“The parambulatyon of thys lordshype is not travele”: 450 years on, a digital re-evaluation of Robert Lythe’s survey of Ireland.
Surveyors tasked with measuring and recording the landscape of sixteenth century Great Britain and Ireland had no definitive guide on surveying practice and no comprehensive standardisation or regulation was in place. They rarely recorded the techniques used in their fieldwork and so their field practices are largely a mystery. For today’s historians of cartography who seek to understand why and how maps were made, this leaves a void in our knowledge of early surveying practice. This paper addresses this lacuna in knowledge by testing and applying methods for early map and survey analysis. Marking the 450th anniversary of the culmination of Robert Lythe’s time in Ireland, this fresh inquiry into his survey is approached through the little extant evidence available; correspondence, and what is believed to be a map produced from the survey, the ‘Petworth Map’ (1571), extant at Petworth House Archives. We invert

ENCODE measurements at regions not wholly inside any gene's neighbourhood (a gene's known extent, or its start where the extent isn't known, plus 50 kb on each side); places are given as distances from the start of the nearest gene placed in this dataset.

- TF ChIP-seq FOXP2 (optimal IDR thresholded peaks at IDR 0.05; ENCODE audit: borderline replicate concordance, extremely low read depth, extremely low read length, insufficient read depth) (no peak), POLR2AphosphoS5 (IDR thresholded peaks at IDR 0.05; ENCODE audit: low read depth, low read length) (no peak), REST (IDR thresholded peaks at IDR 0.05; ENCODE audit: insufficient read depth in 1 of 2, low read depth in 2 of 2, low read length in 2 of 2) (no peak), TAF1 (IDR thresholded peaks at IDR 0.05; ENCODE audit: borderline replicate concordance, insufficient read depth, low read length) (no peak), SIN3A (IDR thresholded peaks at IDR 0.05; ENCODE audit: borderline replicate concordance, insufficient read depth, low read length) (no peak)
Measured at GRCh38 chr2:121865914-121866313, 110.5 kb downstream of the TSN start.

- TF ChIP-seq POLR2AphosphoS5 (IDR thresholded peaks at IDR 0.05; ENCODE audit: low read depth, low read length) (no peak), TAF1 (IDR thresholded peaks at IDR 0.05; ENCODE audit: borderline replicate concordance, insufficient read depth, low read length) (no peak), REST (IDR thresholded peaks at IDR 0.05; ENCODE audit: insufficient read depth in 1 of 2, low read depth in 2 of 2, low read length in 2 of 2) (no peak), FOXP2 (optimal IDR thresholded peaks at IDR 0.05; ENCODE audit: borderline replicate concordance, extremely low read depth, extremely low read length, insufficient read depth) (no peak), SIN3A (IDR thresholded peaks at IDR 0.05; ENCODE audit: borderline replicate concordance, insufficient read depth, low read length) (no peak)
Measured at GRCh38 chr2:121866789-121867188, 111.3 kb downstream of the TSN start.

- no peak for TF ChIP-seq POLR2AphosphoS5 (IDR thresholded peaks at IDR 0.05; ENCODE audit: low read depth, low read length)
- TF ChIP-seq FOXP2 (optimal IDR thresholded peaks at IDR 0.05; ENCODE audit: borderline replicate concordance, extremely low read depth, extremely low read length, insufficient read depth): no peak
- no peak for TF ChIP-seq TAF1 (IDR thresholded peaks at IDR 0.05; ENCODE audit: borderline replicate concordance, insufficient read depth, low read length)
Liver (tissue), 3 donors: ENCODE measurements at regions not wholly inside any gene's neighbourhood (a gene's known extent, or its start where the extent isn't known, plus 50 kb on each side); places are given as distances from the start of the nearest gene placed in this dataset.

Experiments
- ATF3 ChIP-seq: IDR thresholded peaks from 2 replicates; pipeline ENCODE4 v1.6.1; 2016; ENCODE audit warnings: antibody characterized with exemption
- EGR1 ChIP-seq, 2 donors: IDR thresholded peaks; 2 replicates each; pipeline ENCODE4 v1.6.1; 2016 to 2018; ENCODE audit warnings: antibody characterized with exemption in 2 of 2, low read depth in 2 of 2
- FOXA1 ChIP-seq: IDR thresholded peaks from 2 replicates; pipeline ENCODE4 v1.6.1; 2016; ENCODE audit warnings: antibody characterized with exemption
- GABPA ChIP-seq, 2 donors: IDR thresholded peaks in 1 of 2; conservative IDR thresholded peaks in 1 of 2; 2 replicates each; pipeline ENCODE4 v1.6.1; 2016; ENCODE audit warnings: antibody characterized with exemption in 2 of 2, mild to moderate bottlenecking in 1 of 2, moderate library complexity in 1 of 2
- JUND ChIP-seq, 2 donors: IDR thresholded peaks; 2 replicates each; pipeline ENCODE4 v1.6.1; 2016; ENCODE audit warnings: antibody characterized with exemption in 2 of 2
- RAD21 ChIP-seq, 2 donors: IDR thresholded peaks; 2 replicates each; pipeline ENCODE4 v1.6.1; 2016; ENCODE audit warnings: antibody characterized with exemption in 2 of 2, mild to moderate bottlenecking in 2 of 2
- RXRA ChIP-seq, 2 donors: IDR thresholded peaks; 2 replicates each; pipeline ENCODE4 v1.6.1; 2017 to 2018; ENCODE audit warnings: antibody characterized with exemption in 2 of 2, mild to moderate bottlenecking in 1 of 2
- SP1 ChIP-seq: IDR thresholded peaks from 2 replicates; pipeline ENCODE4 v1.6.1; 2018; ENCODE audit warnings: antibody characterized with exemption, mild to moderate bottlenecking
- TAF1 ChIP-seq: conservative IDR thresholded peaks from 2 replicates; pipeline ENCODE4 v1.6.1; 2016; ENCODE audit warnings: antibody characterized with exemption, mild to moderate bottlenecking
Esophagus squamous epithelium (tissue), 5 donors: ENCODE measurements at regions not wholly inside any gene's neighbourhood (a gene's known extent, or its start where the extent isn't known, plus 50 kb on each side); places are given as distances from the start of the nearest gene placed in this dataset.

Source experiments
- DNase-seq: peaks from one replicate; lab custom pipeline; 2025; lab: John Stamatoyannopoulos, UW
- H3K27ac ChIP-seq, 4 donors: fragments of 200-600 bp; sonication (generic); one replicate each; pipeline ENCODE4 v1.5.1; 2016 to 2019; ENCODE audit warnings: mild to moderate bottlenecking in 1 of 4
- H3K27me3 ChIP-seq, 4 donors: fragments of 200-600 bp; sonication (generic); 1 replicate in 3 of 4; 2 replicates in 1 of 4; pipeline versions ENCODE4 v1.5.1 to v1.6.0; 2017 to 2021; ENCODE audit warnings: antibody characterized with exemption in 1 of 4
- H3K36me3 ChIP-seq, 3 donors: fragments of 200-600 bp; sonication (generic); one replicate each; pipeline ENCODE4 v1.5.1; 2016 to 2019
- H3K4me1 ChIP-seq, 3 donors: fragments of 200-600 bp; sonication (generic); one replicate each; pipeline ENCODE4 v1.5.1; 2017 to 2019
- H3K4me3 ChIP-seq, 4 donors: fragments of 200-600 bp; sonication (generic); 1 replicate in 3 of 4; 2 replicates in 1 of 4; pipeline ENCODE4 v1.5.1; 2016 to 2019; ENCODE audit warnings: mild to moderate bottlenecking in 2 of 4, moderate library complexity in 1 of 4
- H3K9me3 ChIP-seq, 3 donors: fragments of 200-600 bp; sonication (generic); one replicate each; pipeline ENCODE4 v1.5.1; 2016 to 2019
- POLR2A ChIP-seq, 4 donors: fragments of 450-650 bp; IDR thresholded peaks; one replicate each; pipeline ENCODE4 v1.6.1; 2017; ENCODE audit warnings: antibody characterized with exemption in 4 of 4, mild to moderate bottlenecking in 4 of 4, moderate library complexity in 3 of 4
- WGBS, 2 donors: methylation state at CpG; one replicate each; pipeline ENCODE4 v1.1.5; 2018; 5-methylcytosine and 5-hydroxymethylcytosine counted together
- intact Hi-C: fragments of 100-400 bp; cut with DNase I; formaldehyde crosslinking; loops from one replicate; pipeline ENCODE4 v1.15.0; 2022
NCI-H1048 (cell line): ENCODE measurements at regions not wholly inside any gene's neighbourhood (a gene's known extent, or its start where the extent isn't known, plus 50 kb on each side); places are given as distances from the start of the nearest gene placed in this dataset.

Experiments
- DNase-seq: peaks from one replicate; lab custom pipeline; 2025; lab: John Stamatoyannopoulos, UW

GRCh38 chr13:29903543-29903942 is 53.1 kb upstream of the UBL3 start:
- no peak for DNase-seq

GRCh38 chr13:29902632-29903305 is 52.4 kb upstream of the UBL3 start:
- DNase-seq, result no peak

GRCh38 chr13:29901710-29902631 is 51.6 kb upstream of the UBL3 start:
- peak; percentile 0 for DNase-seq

the standard historical methodology, beginning with the map and tracing back to the survey process, to reveal new evidence of sixteenth-century surveying practices. A mixed-method approach intertwining digital, quantitative and archival sources reveal
fresh insight on Lythe’s survey and highlight how, in re-thinking the methods by which we approach early map analysis, we can learn more about western European mapmaking of the sixteenth-century.
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